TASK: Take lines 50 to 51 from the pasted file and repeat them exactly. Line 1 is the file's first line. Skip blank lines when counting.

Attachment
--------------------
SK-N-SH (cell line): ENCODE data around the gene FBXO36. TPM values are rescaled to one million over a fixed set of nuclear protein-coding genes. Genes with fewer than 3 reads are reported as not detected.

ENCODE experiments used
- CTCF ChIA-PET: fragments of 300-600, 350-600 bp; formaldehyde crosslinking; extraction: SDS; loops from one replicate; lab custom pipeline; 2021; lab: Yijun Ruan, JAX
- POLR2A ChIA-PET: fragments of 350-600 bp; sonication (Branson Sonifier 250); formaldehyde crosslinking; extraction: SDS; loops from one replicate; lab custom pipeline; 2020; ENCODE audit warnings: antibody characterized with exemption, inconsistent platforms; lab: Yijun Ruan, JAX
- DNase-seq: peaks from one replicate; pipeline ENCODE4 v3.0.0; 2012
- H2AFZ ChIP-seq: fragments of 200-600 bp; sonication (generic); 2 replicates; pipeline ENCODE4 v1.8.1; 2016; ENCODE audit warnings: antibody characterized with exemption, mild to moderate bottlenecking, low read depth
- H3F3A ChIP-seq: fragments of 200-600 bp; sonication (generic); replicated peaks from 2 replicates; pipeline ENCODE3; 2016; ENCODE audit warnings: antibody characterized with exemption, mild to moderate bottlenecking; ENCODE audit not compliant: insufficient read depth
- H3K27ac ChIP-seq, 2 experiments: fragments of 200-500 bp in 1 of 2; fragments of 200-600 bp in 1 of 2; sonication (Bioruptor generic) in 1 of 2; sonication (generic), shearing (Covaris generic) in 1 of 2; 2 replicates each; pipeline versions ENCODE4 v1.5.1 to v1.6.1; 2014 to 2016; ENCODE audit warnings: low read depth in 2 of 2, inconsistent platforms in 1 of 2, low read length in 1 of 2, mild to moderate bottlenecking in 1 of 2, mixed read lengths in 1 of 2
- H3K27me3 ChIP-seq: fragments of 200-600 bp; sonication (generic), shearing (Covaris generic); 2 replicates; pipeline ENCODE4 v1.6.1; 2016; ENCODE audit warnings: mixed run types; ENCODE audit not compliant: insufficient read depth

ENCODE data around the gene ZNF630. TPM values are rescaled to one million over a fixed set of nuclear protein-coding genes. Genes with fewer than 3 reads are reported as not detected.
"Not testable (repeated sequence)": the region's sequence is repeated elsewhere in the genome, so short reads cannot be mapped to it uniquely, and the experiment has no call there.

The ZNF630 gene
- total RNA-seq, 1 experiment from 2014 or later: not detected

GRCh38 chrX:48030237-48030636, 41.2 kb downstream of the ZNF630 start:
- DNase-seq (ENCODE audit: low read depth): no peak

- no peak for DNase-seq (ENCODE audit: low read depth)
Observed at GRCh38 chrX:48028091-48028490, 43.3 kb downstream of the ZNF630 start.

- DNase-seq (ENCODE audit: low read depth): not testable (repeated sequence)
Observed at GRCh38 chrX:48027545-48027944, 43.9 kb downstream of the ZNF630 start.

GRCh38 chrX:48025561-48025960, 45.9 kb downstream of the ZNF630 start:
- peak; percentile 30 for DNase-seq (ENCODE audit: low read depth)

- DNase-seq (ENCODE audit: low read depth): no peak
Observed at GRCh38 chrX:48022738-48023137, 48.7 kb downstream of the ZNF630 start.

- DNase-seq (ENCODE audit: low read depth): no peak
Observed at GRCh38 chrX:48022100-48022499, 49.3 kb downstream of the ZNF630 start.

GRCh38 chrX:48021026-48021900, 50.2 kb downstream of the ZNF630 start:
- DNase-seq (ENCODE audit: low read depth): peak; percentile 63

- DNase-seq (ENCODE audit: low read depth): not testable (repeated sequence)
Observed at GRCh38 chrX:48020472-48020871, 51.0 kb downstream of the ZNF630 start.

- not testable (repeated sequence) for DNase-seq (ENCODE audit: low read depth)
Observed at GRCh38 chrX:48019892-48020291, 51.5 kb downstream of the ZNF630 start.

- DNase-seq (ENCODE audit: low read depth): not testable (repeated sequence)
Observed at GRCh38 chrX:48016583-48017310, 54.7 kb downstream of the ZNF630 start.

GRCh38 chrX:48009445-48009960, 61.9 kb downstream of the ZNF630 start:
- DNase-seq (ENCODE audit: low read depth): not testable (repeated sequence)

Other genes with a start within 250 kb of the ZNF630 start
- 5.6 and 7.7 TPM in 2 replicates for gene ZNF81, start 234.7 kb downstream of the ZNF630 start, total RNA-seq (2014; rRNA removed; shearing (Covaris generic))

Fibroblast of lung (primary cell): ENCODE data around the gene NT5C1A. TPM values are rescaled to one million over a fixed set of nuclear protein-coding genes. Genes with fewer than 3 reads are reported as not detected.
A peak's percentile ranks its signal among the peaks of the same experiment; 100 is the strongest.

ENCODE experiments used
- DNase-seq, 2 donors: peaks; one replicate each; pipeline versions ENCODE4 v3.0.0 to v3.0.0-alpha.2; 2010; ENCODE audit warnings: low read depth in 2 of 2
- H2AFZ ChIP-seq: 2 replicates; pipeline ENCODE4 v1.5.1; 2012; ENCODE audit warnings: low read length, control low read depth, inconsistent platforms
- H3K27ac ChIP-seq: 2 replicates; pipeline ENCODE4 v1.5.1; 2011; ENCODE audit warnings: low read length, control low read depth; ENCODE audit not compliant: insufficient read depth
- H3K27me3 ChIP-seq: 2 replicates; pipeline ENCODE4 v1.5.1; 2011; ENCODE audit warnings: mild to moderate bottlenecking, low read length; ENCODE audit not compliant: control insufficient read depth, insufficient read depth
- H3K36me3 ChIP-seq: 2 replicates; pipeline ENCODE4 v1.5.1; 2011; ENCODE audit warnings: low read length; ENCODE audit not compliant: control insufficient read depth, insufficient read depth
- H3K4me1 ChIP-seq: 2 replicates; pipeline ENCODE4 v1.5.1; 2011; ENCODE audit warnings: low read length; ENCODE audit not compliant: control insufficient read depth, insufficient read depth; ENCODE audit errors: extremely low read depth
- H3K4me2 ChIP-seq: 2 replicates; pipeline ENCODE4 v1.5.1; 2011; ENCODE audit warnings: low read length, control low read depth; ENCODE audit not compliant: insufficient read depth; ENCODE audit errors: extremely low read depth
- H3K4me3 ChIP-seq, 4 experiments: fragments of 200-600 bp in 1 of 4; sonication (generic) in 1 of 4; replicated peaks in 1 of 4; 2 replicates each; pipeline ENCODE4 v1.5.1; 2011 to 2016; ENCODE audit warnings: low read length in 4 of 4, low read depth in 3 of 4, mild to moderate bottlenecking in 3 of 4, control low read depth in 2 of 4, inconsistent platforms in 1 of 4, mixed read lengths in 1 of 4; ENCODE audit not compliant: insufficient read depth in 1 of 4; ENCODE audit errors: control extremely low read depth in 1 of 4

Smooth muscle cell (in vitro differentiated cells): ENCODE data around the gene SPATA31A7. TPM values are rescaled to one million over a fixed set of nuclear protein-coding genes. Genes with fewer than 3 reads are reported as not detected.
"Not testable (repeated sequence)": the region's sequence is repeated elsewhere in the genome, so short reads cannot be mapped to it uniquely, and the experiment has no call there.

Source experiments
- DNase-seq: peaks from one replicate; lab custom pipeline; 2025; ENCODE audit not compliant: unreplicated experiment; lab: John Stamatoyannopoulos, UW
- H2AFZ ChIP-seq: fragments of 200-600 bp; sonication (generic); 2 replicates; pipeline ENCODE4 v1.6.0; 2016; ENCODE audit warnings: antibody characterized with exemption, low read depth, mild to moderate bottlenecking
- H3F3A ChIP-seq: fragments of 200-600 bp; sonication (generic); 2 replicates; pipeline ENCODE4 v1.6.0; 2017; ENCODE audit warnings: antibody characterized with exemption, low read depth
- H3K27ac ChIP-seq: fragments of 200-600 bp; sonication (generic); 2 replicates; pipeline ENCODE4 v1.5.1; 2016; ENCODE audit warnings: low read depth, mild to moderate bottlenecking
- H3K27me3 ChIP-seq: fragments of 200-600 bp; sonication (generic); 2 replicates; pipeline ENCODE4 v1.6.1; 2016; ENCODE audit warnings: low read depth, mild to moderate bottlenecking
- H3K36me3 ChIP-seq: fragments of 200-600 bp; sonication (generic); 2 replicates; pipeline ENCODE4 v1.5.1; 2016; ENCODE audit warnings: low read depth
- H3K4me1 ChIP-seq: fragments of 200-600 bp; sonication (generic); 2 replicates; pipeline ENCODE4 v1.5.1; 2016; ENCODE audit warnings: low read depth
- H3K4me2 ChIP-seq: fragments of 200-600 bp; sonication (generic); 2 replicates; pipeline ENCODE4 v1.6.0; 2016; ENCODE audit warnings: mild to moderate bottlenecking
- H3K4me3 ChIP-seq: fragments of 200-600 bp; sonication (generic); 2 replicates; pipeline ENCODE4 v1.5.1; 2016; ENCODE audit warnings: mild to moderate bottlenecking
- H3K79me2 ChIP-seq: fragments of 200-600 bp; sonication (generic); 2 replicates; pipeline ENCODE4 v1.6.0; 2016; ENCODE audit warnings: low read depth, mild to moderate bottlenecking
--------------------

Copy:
"Not testable (repeated sequence)": the region's sequence is repeated elsewhere in the genome, so short reads cannot be mapped to it uniquely, and the experiment has no call there.

Source experiments